The Lamborghini Jarama GT celebrates its 50th anniversary this year and the powerful Italian looks sharper than ever as 2021 approaches.
First unveiled at the Geneva Motor Show in March 1970, the tenacious looking Jarama was given the difficult task of filling the tyre tracks of the mighty Islero in Lamborghini’s illustrious lineup. Following Giampaolo Dallara’s departure from Sant’Agata, the task was given to former assistant and chief engineer, Paolo Stanzini to create something distinguished and extremely desirable.
The Jarama GT became the latest development of the tried and tested 2 + 2-seater GT coupé concept with a powerful four-litre, twelve-cylinder front-mounted engine. Synonymous with bulls, the Jarama was aptly named after an area north of Madrid famously known for rearing the fighting variety and was developed on the basis of its predecessors, the Lamborghini 400 GT and the Islero.
Adopting the mechanics of the aforementioned, Stanzini shortened the Espada’s chassis by 10.7 inches, whilst retaining most of the fundamental structure and running gear. Utilising the Espada’s wide track as a platform, Bertone’s Marcello Gandini designed a more purposeful and broad-shouldered look to the car, with flared wheel arches, NACA bonnet air intakes, and its own unique hooded headlamps.
The synergy of Stanzini and Gandini resulted in a luxurious GT car with an impressive top speed of 162 mph thanks to its 4-litre engine delivering 350 brake horsepower. What sets it apart, however, is its taut and angular contours which are heavily influenced by unapologetic 1970s styling.
Sporty and shorter than its larger sibling, the nimble Jarama boasted four large disc brakes (internally ventilated at the front) and a stretched track width widened by ten centimetres to 1,490 mm and 15-inch Campagnolo magnesium rims thrown into the stylish equation.
The engine is fed by six Weber double carburettors (type 40 DCOE) fastened on to the tried and tested V12 power-unit with double overhead camshafts per cylinder, which developed an output of 350 horsepower and could easily thrust the beefy Italian up to speeds in excess of 160 mph.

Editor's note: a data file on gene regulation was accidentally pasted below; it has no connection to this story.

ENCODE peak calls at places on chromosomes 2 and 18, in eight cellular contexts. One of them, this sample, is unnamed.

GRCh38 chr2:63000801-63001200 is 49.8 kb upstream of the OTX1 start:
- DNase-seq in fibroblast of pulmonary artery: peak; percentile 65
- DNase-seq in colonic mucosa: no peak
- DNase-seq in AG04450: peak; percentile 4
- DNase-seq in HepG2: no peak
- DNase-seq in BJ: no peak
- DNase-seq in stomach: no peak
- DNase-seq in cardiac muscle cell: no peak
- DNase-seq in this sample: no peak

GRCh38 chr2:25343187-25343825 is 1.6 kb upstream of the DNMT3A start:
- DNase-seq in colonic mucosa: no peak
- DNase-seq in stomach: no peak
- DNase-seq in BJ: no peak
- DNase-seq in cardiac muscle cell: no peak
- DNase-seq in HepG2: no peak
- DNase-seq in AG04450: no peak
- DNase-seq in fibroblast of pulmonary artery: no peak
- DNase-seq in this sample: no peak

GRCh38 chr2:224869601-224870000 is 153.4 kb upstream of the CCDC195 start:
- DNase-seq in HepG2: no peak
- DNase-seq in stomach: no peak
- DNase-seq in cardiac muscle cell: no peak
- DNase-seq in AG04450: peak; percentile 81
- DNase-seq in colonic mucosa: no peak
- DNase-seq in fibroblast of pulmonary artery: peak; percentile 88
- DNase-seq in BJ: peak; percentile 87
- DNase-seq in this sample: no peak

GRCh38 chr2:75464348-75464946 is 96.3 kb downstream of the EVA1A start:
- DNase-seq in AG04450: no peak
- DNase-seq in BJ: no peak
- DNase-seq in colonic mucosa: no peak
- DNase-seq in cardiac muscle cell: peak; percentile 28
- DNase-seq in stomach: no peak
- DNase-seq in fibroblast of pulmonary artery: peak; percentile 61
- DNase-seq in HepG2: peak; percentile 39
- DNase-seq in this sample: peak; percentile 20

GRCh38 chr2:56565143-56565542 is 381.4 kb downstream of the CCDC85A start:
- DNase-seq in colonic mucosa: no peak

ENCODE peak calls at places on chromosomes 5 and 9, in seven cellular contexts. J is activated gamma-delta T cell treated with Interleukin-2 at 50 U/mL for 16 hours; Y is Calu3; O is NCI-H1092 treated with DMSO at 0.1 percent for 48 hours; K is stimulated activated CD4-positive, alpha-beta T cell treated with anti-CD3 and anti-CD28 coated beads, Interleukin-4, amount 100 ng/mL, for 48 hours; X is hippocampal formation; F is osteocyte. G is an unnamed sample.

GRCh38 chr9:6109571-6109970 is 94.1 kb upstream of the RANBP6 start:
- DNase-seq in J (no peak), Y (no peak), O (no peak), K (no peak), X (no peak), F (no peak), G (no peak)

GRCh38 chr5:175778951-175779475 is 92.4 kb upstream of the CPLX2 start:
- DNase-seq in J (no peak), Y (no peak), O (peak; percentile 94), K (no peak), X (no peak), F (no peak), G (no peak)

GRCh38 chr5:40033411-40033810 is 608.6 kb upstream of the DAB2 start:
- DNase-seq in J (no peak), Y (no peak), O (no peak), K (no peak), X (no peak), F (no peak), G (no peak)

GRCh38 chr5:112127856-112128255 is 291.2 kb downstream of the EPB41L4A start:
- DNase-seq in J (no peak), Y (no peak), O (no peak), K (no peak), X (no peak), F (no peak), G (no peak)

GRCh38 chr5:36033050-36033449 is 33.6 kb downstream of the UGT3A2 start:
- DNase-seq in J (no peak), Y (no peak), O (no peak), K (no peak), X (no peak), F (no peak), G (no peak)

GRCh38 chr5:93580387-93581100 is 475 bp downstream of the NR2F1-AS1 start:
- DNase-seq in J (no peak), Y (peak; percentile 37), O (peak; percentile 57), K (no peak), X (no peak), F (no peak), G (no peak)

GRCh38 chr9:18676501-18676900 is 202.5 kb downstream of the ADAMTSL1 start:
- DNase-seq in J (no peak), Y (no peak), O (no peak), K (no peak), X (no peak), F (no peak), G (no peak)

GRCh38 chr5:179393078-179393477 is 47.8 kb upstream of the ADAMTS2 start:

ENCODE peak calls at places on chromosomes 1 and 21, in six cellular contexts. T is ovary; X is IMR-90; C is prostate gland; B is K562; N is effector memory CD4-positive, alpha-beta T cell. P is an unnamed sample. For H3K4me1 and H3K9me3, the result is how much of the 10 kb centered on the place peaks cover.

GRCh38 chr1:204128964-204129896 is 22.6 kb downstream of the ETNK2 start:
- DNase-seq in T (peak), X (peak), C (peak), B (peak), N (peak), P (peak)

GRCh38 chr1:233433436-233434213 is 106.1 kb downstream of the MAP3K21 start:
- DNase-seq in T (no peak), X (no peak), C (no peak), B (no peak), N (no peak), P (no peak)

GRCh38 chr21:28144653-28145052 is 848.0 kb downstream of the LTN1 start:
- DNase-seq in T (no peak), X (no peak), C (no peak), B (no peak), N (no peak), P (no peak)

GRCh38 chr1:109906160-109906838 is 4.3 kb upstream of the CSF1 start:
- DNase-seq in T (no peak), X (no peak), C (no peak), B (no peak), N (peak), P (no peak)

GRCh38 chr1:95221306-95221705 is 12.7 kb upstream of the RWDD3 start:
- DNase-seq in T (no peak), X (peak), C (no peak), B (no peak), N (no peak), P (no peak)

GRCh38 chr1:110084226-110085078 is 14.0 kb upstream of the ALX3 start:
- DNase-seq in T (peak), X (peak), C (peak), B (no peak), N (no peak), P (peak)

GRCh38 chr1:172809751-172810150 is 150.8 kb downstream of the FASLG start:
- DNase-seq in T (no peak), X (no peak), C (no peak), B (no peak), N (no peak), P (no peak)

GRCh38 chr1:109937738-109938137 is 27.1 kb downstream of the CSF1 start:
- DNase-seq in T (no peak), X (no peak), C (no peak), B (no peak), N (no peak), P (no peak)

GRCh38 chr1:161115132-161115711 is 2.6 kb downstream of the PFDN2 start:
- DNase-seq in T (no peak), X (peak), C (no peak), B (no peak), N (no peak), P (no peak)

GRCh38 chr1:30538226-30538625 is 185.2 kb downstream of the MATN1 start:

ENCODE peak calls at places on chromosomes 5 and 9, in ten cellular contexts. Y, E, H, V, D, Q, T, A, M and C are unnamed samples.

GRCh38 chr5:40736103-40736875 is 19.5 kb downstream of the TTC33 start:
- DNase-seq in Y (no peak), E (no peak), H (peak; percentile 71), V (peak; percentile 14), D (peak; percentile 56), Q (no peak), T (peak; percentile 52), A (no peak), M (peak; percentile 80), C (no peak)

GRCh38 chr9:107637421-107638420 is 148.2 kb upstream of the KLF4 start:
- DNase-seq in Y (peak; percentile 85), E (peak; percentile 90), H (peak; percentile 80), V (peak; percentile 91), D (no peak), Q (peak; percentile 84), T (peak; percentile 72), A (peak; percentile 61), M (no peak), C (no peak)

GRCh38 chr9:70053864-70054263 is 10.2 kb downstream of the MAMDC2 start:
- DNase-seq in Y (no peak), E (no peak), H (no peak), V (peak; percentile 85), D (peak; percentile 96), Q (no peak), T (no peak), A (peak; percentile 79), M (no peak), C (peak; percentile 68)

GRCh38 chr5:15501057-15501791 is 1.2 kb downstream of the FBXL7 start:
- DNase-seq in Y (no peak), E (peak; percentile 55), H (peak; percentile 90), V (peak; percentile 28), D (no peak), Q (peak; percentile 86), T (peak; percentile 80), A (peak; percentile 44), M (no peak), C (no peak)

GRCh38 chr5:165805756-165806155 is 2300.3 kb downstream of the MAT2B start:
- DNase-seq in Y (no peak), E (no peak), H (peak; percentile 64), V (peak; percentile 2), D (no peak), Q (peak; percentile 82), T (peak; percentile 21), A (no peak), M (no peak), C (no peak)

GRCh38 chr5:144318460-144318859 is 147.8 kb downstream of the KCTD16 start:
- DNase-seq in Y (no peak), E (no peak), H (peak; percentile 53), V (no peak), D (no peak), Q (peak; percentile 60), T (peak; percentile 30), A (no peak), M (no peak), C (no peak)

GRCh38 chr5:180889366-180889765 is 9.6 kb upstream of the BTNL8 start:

The body of the pre-production models was assembled by Carrozzeria Marazzi in Caronno Pertusella (near Varese), which had just completed production of the Islero. The series models were to be produced in the Carrozzeria Bertone plant in Grugliasco (near Turin). The last 100 copies of the Jarama, which were produced in 1972, were supposed to be a “hybrid” of body parts pressed by Bertone and assembled by Marazzi.
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Equipped with leather upholstery and air conditioning, the interior was exceptionally luxurious and even offered an extra 2 usable seats with a large console creating a more individual feel. The spaciousness is also incredibly respectable for a sports car with an exceptionally large boot area, albeit hidden underneath a rather uninspired and dull rear.
From the Geneva Motor Show in 1972, production was expanded to include the 365 hp Jarama GTS version, which had a transverse air inlet on the bonnet and two air outlets behind the front wheel arches. In the cabin area, front seats were redesigned allowing more space behind them and a new dashboard layout was fitted with modified instruments. The wheels on the GTS were also different: the central lock was omitted and the alloy rims were less elaborate.
The actual number of Jarama units built was 328 in total making the car not only desirable but also an important model in the history of the brand. Not only because of its distinctive lines, which are still aesthetically pleasing today, 50 years later, but also because it was the last ‘front-engined’ GT to come from Sant’Agata Bolognese.